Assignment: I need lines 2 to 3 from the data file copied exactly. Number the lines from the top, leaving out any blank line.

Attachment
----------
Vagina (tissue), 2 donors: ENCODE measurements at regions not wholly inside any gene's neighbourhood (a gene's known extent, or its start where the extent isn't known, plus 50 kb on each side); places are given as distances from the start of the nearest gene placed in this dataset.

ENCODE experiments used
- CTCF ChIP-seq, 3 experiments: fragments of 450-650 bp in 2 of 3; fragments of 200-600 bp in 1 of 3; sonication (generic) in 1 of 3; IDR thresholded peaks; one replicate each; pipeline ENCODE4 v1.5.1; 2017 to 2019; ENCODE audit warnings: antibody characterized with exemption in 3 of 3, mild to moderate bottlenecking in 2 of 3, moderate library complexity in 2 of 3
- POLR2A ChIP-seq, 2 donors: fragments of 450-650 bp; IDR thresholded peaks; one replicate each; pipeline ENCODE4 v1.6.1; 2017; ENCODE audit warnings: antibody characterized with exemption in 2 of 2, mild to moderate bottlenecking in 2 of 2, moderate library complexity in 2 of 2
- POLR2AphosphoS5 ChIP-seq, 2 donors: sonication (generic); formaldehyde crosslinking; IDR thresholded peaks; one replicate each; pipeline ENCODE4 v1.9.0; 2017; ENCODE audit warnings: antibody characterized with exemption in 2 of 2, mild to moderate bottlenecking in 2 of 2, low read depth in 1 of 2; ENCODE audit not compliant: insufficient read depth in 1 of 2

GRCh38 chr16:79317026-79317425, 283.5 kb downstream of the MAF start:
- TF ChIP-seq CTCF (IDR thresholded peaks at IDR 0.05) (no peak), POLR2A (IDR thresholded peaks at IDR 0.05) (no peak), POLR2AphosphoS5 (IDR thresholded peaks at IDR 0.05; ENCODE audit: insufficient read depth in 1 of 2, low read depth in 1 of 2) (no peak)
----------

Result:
ENCODE experiments used
- CTCF ChIP-seq, 3 experiments: fragments of 450-650 bp in 2 of 3; fragments of 200-600 bp in 1 of 3; sonication (generic) in 1 of 3; IDR thresholded peaks; one replicate each; pipeline ENCODE4 v1.5.1; 2017 to 2019; ENCODE audit warnings: antibody characterized with exemption in 3 of 3, mild to moderate bottlenecking in 2 of 3, moderate library complexity in 2 of 3